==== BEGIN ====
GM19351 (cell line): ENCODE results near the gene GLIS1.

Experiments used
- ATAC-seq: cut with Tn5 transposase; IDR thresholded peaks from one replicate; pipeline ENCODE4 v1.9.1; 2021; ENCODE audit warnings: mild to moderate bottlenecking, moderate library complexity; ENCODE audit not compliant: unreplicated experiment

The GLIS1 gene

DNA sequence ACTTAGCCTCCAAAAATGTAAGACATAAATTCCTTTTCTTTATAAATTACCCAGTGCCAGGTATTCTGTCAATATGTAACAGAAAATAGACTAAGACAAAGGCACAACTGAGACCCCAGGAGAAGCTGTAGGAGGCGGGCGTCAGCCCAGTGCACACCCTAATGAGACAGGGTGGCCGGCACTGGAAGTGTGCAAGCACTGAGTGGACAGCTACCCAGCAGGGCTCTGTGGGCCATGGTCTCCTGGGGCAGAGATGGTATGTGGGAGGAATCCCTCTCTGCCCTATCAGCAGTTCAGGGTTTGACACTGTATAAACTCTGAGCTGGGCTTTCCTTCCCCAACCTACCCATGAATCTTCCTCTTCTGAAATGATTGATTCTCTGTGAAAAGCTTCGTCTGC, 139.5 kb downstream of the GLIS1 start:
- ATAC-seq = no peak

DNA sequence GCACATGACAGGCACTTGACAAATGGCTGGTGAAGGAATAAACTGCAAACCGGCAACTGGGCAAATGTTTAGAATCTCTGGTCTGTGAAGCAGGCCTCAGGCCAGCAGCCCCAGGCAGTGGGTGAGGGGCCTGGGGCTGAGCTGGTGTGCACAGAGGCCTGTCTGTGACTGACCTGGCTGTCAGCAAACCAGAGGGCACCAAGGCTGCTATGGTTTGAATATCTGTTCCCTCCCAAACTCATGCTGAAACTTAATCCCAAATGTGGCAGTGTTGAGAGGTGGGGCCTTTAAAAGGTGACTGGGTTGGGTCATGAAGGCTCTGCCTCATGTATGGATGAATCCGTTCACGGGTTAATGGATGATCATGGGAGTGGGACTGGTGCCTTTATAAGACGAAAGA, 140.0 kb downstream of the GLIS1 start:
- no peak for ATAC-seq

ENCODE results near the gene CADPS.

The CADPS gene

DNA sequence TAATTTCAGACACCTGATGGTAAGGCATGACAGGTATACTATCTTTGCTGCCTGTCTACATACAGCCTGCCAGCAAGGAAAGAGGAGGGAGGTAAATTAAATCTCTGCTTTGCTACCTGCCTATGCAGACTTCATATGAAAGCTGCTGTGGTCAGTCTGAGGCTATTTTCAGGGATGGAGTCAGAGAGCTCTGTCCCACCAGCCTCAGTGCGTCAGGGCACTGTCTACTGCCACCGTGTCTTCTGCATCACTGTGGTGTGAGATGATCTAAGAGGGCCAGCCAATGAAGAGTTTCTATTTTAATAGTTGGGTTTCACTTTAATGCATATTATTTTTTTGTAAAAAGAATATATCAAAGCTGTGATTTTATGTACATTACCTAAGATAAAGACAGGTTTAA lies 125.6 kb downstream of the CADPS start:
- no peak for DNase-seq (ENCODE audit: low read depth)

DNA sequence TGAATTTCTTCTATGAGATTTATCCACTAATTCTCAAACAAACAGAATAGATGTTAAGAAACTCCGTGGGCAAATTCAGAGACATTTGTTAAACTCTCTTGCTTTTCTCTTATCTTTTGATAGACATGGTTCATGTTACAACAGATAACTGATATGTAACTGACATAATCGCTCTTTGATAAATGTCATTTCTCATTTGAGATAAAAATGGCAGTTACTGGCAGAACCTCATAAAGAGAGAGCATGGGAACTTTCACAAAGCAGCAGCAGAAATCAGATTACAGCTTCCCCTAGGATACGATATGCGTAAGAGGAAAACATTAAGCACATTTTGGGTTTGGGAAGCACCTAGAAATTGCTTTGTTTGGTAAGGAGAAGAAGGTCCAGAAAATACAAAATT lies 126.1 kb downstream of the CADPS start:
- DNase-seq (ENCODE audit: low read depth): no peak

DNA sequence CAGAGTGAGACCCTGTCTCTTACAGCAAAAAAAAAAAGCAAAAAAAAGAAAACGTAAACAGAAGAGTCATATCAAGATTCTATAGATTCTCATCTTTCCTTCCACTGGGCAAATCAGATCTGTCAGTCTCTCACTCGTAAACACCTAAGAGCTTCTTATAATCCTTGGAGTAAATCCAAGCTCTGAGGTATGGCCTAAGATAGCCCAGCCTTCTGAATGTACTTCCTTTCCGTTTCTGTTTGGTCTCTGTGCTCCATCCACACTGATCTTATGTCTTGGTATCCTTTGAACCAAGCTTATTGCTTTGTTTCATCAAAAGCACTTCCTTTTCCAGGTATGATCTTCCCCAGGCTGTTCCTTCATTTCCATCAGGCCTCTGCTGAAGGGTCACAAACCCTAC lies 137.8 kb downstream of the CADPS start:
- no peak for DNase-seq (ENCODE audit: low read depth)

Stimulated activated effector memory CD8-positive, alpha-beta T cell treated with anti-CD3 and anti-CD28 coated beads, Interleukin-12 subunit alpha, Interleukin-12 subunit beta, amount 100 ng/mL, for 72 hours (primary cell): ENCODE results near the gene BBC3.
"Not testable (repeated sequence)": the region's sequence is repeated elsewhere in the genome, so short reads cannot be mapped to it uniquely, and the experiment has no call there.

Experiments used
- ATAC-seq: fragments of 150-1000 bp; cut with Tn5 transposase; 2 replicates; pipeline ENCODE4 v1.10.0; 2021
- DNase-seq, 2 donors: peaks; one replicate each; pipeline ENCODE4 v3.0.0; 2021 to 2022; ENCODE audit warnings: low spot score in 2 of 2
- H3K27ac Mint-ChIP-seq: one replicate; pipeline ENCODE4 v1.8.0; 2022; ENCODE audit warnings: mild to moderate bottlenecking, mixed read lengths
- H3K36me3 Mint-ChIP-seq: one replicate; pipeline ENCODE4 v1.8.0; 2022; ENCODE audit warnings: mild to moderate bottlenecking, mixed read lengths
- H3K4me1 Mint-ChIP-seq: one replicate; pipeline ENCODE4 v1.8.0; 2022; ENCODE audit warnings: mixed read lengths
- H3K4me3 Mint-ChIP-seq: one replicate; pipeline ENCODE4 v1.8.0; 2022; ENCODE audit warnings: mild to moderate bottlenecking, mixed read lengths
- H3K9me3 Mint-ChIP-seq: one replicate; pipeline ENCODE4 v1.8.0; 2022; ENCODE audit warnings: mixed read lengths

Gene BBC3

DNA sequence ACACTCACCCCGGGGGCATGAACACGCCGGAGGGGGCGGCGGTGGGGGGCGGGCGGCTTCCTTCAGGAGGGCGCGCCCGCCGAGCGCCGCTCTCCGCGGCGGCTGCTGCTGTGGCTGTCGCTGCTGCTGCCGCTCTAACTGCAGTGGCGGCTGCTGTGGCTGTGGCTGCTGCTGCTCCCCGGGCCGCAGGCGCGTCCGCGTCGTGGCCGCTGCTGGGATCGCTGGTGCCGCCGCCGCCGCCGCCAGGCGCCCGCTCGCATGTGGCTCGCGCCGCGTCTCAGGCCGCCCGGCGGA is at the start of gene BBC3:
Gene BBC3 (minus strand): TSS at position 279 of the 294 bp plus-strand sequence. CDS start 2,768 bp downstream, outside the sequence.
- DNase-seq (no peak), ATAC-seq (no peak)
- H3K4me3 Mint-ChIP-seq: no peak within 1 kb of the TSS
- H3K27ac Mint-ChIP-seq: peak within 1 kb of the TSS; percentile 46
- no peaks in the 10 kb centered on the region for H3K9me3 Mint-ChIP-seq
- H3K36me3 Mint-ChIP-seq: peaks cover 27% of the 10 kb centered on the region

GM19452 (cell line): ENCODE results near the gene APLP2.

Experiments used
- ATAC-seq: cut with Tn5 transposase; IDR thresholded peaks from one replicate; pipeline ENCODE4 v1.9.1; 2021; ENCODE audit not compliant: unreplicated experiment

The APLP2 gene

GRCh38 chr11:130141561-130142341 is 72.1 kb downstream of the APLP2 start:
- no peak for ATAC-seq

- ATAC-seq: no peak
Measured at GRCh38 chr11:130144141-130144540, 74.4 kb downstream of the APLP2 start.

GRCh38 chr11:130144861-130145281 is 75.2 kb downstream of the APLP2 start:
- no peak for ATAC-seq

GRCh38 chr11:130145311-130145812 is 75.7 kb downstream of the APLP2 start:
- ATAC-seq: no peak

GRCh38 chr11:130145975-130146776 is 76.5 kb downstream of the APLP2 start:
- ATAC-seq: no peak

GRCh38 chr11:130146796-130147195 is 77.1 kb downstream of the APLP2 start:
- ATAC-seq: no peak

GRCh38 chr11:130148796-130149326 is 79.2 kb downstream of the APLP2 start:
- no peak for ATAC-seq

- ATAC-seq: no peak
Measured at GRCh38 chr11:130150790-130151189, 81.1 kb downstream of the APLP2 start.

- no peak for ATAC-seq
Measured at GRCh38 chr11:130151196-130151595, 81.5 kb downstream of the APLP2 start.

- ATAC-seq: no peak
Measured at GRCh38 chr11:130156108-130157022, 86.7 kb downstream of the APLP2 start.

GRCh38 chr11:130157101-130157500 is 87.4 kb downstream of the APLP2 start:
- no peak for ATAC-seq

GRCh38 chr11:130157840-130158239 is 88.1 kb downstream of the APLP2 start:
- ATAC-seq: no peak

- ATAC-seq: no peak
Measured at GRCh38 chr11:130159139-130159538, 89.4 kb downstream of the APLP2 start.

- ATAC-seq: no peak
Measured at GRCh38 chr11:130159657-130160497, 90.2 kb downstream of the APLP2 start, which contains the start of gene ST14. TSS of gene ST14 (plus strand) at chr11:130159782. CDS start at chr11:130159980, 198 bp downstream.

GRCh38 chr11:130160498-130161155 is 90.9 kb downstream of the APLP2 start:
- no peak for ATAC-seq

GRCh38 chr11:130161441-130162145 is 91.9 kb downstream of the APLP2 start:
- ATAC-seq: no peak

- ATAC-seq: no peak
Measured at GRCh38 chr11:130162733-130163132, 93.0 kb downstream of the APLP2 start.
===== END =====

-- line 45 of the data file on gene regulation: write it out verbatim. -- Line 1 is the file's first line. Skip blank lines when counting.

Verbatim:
GRCh38 chr11:130145311-130145812 is 75.7 kb downstream of the APLP2 start: